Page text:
Monday, July 17, 2017

Building a Better Charter Authorizer

There has been a bit of a kerfluffle going on in reformsterland over charter accountability. Kicked off by the Center for Education Reform's book about how there should be less accountability, followed by Chester Finn  (Fordham Emeritus) calling their ideas names. That conversation eventually led to this piece by Rick Hess, considering the different levels of regulation by charter authorizers, which itself leads to this question:

I think the more relevant question for charter authorizing is how authorizers can deliver meaningful oversight without descending into kludgeocracy.

Okay-- so what would a better charter authorizer look like. Acknowledging that I am, in fact, a modern charter skeptic at best, let me go ahead and see if I can describe what we'd need in order to build a better charter authorizer.

The Beer Goggles Problem

Pat's had too much to drink and it's last call, so Pat takes home a person who, in  the cold morning light, turns out to be ugly and unpleasant. The problem is not the alcohol or the late hour. The problem is not even that the pickup was ugly and unpleasant. The real problem is that Pat felt it necessary to take someone whom, no matter what.

The charter industry has a beer goggles problem. Particularly in states like Florida and Ohio, folks are so committed to getting lots and lots of charters up and running, they aren't very careful about what gets authorized. "We're going to get something authorized," they declare, with the determination of someone who's damned if they'll go home alone tonight.

So step one in charter authorization? Place the burden of proof on the charter proposer. Assume that the charter is unnecessary until proven otherwise. This may not seem helpful to charter fans, but it actually helps focus the authorization process on the real reasons the charter should exist instead of a bunch of bogus paper games to justify a choice you've already made.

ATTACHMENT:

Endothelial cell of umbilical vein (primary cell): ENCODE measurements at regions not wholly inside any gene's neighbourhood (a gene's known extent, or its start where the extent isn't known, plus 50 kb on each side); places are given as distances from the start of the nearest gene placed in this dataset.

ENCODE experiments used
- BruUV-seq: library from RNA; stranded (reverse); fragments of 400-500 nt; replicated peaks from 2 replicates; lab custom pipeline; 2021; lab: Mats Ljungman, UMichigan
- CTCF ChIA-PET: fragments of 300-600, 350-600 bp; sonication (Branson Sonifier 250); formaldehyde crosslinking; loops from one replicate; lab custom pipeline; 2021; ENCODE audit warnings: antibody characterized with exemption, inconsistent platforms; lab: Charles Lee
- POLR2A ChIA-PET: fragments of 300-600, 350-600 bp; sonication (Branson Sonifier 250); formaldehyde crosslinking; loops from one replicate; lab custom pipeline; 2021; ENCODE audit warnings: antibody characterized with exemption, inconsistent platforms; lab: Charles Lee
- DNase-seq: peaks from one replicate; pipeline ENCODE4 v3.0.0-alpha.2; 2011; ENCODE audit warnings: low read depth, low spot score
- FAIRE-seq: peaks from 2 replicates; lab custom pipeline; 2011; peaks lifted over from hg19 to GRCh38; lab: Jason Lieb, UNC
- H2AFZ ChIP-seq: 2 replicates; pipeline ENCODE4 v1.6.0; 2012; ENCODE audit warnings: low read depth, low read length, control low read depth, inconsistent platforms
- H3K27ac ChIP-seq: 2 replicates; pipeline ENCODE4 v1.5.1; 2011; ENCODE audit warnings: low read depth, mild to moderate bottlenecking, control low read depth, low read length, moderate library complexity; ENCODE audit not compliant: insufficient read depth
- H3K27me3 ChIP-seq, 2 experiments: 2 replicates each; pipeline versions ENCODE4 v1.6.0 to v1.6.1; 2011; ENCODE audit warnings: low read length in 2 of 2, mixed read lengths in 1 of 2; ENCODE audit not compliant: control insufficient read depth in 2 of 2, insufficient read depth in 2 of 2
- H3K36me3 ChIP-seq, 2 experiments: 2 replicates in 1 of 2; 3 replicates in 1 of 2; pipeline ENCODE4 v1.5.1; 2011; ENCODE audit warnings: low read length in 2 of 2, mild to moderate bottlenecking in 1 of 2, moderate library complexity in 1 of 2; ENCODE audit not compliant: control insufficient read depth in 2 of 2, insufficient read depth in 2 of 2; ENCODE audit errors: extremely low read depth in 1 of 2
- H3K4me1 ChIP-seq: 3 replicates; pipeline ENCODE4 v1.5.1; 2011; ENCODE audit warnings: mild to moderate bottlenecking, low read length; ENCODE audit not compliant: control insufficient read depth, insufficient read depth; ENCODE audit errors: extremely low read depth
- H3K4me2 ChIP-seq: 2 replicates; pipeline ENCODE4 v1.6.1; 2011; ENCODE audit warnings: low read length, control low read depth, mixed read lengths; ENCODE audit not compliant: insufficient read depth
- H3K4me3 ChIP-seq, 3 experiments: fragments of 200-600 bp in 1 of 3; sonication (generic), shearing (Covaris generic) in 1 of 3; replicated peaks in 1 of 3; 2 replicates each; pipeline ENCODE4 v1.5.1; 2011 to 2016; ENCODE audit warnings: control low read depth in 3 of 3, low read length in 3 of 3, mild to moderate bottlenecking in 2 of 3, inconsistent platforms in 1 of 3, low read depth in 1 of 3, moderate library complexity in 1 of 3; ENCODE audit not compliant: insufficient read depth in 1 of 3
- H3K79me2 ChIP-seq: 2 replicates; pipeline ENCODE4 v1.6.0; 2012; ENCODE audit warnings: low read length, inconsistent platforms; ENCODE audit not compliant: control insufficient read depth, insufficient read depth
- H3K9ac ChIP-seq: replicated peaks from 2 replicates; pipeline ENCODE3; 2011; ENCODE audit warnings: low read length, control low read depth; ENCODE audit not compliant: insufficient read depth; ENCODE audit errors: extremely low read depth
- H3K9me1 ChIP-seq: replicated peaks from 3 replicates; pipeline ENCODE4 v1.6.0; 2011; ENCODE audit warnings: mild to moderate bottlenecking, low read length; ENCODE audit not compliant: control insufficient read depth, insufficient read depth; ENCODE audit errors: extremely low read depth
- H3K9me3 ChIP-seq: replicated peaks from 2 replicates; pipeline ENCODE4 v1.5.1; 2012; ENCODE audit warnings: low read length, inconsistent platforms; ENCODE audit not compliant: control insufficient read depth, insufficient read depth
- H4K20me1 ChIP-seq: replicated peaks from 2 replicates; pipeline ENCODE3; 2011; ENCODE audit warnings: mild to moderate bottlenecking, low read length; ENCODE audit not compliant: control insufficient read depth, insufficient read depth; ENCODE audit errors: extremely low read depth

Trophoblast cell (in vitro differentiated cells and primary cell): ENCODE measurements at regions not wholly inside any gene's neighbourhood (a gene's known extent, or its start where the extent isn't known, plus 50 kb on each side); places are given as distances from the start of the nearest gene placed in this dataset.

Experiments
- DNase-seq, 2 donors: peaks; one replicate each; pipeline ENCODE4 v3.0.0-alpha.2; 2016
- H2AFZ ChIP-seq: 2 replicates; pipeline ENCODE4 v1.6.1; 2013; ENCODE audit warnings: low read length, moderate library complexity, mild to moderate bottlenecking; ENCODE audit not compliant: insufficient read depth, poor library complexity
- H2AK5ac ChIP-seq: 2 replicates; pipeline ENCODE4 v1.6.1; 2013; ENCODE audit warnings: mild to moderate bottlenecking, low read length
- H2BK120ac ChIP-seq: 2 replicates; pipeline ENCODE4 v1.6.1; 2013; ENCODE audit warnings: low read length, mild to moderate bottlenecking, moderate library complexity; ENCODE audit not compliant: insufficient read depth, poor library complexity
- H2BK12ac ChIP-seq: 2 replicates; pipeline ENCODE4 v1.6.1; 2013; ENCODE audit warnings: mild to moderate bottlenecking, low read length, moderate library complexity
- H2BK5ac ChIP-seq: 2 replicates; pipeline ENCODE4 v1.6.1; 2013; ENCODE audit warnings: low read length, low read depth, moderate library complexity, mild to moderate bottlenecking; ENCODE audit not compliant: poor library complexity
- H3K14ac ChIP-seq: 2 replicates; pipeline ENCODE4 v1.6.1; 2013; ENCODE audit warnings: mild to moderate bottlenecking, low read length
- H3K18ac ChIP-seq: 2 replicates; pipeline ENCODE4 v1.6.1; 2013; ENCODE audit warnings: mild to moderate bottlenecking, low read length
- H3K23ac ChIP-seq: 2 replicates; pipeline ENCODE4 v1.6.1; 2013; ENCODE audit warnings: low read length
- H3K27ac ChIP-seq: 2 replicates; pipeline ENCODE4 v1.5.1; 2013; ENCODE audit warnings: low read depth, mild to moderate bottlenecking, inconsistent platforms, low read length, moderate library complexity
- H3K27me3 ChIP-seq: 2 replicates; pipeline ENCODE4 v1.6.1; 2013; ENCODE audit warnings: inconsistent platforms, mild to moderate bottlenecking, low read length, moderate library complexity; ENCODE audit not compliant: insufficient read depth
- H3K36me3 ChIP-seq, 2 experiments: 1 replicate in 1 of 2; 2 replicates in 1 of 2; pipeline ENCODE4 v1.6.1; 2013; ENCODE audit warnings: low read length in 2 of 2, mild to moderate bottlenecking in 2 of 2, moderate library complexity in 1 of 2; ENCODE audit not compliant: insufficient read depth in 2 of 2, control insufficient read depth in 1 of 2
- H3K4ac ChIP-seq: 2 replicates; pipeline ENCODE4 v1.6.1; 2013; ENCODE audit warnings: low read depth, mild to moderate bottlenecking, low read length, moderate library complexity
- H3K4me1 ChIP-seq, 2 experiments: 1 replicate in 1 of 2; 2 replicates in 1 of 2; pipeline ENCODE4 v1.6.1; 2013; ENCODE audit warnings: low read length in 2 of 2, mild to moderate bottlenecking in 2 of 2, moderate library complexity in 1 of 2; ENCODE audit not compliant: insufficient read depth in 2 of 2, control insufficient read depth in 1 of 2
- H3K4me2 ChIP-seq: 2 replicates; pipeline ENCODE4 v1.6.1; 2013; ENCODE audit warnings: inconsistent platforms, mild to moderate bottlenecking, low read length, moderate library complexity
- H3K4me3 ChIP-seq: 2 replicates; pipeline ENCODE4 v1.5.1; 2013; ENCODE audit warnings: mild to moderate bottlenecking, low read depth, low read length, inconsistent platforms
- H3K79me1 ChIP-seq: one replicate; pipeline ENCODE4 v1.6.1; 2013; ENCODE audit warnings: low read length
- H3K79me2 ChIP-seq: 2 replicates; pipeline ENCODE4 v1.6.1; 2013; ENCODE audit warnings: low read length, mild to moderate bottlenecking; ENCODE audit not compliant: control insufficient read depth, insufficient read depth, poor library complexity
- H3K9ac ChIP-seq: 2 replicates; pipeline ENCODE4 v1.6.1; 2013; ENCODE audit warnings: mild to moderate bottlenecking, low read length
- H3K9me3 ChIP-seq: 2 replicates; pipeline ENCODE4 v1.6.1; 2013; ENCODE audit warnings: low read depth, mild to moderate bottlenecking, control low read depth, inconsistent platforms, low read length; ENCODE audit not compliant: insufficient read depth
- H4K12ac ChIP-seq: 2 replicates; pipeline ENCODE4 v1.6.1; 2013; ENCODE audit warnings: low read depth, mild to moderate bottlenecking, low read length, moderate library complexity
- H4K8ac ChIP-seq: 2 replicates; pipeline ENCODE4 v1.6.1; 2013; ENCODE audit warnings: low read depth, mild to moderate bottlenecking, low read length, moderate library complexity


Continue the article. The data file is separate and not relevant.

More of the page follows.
Geographic proximity

The authorizer should be in the same community as the charter being authorized. I would have thought this obvious, but consider Bay Mills Community College, located in the uppermost wilderness of Michigan, and yet authorizing charters all the way down in Detroit, hundreds of miles away. There's no conceivable way that an authorizer far, far away can possibly exercise meaningful oversight of the charters they authorize.

Also, authorizers far, far away lack the stakes of taxpayers in the community who will bear the burden of paying for the charter. That's a basic accountability fail.

Democratically responsive

Charter authorizers are responsible for deciding which organizations will get a cut of public tax dollars, therefor they need to be set up to be responsive to the taxpayers. I'm partial to the idea of an elected board, but I'm open to other forms. I know that many charter fans don't care for this, but I'd argue that having actual elected individuals to exercise judgment would end the need for hundreds of pages of paperwork and regulations.